Let's talk Latin America

BristoLatino in conversation with Eduardo Saretta

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On an uncharacteristically sunny day in late March I sat down with Eduardo Saretta to talk about graffiti in São Paulo. Before our interview I wasn’t aware quite how lucky I was to have this opportunity, not just because Saretta is an influential character (although this is very true), but also because after  half an hour of conversation, a fascinating artistic and socio-political culture was revealed to me. Saretta, a historian and curator, co-founded the trailblazing gallery Choque Cultural in 2004, a unique venture in São Paulo which became well-known for its promotion of street artists. Some years ago Saretta set up the design agency Coletivo Rua, and is a long-standing member of one of Brazil’s first DIY art collectives, SHN.  Sophie Wall  

BristoLatino: You studied to become a historian, how is it that you got into curating at Choque Cultural?


Large scale mural designed by renowned street artist Daniel Melim, in conjunction with Coletivo Rua/ photo by Haroldo Paranhos                                                                                                                          

Saretta: I studied history at a university in Mina Gerais (a state in Brazil), but from the beginning I was trying to get something out of it which I could use as a base for another kind of work.

I became a history teacher, but I was jobless for more or less a year. It was a period of crisis in my life, so in my spare time I got together with some friends. The father of one of these friends had a silkscreen industry, so we began to collect some of the leftover materials and we printed some stickers. Then we decided to put those stickers in the streets, and somehow I became what I am now.

It is a long story but I went to São Paulo, I did some street art, and it was the beginning … One of the things that made everything like it is today was the internet, and the access to digital cameras. Why? Because everybody that does art on the street takes photos of it. Because it is temporary, the photo is the main record. Then we began to have blogs on the internet, and mainly photologs … do you remember that?…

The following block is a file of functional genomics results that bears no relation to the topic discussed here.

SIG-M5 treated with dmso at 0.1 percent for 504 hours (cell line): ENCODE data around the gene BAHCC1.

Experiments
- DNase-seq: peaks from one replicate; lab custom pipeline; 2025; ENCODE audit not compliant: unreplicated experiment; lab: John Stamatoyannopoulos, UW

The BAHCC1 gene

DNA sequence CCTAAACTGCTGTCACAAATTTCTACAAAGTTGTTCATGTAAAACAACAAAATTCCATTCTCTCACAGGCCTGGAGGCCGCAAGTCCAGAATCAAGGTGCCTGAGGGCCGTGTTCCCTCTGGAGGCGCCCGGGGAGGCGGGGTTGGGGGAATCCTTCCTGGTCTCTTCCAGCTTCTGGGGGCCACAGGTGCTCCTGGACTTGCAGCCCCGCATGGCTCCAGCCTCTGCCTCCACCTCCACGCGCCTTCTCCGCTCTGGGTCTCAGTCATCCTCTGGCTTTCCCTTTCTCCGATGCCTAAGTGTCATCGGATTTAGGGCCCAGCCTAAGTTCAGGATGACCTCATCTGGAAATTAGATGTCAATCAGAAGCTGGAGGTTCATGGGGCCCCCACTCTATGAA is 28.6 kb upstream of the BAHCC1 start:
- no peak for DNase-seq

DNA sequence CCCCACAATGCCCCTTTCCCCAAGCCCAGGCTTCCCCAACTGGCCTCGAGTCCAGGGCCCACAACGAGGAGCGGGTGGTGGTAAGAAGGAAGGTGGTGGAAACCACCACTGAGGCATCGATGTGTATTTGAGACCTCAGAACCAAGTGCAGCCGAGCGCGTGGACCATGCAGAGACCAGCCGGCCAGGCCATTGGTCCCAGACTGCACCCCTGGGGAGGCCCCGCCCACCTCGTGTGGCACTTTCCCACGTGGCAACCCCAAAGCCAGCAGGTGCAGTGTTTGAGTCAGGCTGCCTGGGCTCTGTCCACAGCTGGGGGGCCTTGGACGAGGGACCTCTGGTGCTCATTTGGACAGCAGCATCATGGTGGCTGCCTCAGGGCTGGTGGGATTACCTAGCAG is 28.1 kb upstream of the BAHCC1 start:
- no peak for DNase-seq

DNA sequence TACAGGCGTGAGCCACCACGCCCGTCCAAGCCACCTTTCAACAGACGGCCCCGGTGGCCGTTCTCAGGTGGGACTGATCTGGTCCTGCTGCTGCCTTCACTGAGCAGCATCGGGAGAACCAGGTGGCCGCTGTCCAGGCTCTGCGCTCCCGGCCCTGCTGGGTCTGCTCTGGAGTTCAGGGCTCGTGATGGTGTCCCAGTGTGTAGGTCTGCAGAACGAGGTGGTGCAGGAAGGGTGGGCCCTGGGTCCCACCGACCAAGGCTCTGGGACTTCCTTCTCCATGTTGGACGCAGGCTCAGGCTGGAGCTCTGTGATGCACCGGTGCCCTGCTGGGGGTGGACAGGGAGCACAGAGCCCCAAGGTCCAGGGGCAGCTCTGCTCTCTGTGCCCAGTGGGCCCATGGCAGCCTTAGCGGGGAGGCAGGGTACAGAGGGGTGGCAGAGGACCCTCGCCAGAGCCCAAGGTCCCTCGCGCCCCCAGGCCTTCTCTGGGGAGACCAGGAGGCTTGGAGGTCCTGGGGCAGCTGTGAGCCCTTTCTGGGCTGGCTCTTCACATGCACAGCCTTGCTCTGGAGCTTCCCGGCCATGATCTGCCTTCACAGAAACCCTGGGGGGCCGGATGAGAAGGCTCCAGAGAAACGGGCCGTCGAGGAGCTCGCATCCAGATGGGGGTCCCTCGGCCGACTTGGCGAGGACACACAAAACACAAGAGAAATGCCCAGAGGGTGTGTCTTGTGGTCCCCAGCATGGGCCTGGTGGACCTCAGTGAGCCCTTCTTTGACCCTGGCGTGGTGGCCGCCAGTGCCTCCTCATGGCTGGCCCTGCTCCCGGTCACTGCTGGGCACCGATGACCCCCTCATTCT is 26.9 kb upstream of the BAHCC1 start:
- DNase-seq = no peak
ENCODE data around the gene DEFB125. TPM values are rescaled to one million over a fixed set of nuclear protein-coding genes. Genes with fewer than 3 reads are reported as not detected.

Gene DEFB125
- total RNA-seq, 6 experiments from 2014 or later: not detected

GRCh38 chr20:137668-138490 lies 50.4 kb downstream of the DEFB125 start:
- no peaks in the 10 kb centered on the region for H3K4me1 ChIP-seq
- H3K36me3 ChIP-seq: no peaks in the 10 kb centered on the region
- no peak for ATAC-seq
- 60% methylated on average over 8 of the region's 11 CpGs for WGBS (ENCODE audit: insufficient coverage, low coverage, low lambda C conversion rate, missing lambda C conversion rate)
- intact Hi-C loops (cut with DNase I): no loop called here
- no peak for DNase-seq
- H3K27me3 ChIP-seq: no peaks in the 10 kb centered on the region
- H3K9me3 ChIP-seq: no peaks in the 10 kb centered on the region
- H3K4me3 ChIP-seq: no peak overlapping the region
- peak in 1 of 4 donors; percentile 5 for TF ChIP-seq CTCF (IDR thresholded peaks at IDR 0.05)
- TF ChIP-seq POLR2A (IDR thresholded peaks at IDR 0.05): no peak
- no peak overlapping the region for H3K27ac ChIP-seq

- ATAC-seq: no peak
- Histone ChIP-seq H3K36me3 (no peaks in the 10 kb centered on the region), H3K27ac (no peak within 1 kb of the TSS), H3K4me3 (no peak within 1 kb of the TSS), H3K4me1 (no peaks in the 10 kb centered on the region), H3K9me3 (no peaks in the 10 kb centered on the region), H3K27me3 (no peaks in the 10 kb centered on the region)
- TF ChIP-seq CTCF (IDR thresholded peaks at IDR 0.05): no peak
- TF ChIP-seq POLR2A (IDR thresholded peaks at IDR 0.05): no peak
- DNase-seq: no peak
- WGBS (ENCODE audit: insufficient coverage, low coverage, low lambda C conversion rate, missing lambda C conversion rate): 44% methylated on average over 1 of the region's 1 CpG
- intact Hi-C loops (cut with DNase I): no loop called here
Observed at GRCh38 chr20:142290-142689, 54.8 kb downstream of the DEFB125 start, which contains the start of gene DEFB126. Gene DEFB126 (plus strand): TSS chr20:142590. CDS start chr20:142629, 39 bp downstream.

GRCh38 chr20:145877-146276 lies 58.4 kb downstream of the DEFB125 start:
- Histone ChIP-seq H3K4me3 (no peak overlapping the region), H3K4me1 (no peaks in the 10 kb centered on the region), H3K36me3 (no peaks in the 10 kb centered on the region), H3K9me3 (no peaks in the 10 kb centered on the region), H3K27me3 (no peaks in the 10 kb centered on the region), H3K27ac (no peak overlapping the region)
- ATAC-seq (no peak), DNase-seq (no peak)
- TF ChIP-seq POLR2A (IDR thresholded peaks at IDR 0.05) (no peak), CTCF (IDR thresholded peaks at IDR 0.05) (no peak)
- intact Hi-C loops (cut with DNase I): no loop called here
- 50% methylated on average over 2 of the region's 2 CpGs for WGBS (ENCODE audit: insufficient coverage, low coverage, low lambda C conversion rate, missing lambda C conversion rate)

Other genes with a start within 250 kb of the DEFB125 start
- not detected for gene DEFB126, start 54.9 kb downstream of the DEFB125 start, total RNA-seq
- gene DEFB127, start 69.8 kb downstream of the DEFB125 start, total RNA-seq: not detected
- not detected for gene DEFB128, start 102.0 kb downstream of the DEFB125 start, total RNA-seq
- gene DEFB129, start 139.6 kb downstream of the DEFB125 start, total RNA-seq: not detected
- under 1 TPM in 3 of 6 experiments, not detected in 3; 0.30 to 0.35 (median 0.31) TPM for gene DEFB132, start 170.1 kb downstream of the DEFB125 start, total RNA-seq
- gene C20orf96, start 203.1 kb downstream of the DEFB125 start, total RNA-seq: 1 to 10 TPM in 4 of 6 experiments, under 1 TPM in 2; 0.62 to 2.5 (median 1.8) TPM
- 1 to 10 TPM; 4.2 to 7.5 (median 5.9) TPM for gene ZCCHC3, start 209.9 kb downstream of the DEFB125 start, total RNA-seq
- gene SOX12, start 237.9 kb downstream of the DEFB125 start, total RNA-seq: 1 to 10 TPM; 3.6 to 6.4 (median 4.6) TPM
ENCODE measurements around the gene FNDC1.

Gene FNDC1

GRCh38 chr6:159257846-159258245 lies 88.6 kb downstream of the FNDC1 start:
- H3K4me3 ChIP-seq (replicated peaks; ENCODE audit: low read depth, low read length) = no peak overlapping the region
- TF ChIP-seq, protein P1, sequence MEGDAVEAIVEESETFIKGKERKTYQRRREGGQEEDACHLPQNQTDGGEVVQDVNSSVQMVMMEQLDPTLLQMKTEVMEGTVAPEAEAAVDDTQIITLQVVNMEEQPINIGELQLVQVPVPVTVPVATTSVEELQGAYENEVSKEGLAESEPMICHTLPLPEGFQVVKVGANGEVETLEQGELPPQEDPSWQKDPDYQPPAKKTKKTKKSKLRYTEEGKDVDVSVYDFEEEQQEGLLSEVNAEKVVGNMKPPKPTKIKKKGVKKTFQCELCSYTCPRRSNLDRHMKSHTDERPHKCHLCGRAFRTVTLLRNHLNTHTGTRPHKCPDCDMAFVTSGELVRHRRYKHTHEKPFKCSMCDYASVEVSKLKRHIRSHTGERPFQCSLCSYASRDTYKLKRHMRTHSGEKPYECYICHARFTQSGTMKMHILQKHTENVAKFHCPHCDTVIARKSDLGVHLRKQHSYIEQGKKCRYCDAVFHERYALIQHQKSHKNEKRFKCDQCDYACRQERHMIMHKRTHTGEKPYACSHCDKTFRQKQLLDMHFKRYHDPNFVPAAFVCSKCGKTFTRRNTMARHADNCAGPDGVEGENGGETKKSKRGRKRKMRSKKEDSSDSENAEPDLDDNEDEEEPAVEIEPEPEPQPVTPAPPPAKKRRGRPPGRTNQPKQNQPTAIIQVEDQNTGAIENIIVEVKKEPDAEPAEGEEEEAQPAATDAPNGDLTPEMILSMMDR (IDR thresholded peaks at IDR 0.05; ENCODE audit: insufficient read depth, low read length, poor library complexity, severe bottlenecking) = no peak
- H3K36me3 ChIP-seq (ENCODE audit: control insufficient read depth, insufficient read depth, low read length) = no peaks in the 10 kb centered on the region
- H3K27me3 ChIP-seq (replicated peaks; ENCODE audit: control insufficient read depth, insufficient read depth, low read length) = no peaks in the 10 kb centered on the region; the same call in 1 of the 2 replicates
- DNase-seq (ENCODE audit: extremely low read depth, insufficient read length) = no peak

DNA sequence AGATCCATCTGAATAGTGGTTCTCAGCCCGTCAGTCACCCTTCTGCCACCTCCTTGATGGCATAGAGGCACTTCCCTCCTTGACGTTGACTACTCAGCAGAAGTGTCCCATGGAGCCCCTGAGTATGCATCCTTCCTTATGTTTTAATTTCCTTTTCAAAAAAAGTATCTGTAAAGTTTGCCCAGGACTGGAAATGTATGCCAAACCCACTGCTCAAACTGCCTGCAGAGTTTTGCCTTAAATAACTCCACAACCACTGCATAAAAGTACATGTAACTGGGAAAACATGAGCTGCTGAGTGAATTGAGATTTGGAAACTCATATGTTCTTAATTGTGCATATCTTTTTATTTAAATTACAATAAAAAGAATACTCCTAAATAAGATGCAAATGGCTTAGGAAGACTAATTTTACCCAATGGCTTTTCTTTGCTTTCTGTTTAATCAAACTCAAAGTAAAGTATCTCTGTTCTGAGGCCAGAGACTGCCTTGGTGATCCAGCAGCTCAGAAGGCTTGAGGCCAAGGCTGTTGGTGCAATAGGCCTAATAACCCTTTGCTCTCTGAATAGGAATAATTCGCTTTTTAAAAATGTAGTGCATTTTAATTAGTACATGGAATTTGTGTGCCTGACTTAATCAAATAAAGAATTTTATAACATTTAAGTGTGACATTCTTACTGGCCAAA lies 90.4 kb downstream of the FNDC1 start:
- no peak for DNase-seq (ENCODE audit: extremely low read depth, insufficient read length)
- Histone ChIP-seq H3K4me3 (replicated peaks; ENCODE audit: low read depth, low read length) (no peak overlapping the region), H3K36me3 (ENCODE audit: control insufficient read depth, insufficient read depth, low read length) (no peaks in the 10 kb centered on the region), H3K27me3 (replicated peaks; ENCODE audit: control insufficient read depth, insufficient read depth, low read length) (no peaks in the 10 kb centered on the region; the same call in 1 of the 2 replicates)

Photologs? No… (laughs)

You are too young (laughs). Okay… It is kind of a blog, where you can put one photo a day, like Instagram, except it was very limited. And through photologs, a whole global street art community began to grow. It was very pertinent for me to see every day what Banksy was doing here, or what other artists were doing in their countries. And you had the opportunity to give comments and to share things, so the culture developed.

And at what time was that? 

1997, 98, 99… So it’s a long time ago now. But we kept dong that, and when I was jobless and beginning to create this network, I met a couple that was the beginning the Choque Cultural project. And among the artists I was the one that had a little bit more training, shall we say, (laughs), knowing how to talk, how to write, and they invited me to work together with them.


Inside Choque Cultural: urban culture meets traditional Brazilian printing methods. Photo by Wally Gobetz/ License CC BV

I now have a company called Coletivo Rua, which produces art and finds artists for brands and ad agencies, for any kind of clients we have. But it is more about projects than the selling of art objects. It really came from the gallery, because when we were there selling artwork, people from Nike or Red Bull, any kind of company that uses street-art as a language to communicate, came to us and would ask, for example: ‘I want to buy one image to put on a t-shirt’. I couldn’t sell an image that was in the gallery, as it has a different purpose and meaning, so I created this business to supply that demand.

Do you think there is something distinct about the street art you find in São Paulo, compared to other Brazilian, Latin American or worldwide cities?